One of the most legendary churrascarias in Rio De Janeiro was partially destroyed last week.
By Suzie Castello
The landmark churrascaria Majorica in Rio de Janeiro was partially destroyed last week. The newspaper O Globo reported that several streets of the surrounding Flamengo neighborhood were closed during the early hours on Tuesday while firefighters fought to contain the fire blamed on an electric grill accidentally left on by employees.
During its 50 years, Majorica served a traditional churrasco menu never bending to trends, such as the salad or sushi bars, or even the all-you-can-eat format that diluted the menus of so many churrascarias over the years. Stepping into Majorica was stepping back in time when meat and potatoes, carved wood and red vinyl ruled. The quality of the meat at Majorica was considered a benchmark. The farofa with eggs had more eggs than farofa. And the soufléed potatoes were considered legendary.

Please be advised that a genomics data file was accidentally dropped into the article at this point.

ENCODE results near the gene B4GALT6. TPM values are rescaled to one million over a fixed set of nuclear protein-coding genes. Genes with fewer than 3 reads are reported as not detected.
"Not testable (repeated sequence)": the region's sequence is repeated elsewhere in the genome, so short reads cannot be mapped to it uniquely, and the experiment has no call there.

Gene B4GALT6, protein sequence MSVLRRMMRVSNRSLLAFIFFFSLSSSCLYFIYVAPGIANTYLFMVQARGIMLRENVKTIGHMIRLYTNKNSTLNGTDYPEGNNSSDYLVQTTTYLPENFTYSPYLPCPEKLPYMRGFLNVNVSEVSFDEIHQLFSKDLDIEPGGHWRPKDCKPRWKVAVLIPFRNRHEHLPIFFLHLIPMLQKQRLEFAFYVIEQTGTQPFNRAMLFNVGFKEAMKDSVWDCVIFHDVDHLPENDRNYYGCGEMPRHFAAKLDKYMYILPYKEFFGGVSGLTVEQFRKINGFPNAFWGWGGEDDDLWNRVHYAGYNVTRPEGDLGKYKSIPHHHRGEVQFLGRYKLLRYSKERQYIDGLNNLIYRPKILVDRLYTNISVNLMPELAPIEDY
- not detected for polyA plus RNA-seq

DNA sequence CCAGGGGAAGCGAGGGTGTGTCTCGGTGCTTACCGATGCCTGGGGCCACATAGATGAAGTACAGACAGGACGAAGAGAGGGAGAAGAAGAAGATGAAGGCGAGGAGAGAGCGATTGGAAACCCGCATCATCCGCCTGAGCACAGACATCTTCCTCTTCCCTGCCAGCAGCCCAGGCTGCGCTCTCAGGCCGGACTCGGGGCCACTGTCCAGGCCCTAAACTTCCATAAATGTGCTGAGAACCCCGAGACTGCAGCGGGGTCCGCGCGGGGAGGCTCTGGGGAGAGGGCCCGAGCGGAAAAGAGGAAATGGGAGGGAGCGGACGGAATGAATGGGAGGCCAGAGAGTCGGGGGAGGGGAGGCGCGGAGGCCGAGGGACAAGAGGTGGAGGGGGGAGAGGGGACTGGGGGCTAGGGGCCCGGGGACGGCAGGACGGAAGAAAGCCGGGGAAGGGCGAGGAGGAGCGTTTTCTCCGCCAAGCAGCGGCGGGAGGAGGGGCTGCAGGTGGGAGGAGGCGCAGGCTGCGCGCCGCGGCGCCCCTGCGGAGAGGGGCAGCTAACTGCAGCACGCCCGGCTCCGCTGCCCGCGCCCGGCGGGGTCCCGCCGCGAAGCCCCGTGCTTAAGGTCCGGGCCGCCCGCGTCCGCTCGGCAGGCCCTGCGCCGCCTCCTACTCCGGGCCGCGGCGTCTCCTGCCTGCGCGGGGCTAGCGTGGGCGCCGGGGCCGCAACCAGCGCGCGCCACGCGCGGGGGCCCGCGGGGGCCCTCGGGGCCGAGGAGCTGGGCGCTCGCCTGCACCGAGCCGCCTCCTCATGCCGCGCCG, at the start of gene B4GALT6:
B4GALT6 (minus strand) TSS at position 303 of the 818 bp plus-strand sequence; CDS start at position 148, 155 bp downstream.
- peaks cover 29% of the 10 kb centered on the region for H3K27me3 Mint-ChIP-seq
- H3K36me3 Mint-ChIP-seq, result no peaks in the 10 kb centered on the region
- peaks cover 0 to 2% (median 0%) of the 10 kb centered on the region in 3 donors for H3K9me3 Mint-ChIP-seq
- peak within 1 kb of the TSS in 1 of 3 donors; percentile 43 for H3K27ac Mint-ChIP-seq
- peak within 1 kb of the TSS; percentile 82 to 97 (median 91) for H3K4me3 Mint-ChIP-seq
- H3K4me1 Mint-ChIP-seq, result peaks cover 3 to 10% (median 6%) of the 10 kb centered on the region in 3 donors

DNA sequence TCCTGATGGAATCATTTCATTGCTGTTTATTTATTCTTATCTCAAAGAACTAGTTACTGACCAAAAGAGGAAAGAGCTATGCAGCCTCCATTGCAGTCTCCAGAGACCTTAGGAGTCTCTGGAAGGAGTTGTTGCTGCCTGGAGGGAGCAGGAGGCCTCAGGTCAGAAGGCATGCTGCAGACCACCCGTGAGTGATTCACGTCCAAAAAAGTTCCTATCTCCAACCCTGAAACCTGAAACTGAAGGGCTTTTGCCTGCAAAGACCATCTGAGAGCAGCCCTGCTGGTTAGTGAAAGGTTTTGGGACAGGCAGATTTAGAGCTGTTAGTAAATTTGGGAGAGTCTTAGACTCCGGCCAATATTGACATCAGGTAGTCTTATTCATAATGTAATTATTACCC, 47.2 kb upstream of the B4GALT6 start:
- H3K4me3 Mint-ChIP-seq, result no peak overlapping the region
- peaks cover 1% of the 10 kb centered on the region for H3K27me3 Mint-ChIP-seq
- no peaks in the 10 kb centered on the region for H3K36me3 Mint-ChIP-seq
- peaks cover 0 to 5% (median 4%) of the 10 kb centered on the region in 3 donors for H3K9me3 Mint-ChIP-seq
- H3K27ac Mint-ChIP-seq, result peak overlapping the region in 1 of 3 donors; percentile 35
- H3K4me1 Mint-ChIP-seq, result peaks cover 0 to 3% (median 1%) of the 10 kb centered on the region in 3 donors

“It was the kind of place where on a Saturday or Sunday you’d see whole families at a big table, the grandparents giving the kids presents or celebrating an important day,” said Alex Costa, an attorney in Rio de Janeiro, who remembers going to the original Majorica in nearby Nova Friburgo with his grandparents. “I remember them bringing sausages to the table, all on one skewer grilled to perfection. The last time I ate at the one in Rio was when my God-son was born. It’s was a very special place.”
While waiting for Majorica to rise from the ashes, fans can still visit its last remaining restaurant in Petropolis 65km outside Rio de Janeiro.
Suzie Castello is an American writer living and raising a family in a small town in the mountains just outside Rio de Janeiro. She writes about finding ways to cook, with the regional ingredients, dishes that tell her life story, from childhood in the States to travels abroad, and anything new discovered along the way. She is also the Editor of Da Minha Cozinha, a Portuguese-language blog about honest home-cooking.